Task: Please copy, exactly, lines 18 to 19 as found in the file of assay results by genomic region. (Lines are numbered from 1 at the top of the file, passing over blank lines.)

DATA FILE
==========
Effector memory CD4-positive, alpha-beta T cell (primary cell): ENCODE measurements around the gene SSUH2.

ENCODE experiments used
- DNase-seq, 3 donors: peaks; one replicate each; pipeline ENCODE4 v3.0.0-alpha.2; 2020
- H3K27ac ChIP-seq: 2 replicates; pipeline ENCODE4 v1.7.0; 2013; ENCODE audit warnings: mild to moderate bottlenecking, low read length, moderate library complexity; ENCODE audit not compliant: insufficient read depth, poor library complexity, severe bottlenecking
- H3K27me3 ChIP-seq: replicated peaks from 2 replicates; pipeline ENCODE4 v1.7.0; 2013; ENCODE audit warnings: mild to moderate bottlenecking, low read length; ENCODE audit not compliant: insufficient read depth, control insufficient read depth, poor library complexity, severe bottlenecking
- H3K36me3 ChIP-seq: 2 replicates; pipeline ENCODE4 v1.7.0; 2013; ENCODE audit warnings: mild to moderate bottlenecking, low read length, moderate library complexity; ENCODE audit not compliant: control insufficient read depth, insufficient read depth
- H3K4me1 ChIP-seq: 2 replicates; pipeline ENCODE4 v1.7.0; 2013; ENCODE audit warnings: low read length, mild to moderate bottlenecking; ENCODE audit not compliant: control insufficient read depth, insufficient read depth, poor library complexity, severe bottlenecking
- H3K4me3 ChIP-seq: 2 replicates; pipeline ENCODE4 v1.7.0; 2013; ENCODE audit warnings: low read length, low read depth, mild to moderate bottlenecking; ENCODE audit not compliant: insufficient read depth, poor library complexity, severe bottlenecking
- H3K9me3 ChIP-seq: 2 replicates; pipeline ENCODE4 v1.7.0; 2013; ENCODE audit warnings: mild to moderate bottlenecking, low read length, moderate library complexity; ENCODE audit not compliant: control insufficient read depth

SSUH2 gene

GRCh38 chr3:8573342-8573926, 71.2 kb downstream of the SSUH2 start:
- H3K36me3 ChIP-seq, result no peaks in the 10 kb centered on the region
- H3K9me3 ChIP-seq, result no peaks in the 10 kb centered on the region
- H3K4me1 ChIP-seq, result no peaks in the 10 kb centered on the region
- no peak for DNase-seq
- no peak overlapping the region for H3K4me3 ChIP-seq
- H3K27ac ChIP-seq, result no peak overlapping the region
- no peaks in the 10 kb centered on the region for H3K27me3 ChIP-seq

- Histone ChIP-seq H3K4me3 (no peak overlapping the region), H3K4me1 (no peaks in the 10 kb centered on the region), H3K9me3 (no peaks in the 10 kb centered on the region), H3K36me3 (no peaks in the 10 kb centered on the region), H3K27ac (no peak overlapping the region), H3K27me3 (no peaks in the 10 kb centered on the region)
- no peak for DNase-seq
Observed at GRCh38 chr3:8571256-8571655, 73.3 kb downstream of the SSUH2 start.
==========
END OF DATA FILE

- no peaks in the 10 kb centered on the region for H3K27me3 ChIP-seq

- Histone ChIP-seq H3K4me3 (no peak overlapping the region), H3K4me1 (no peaks in the 10 kb centered on the region), H3K9me3 (no peaks in the 10 kb centered on the region), H3K36me3 (no peaks in the 10 kb centered on the region), H3K27ac (no peak overlapping the region), H3K27me3 (no peaks in the 10 kb centered on the region)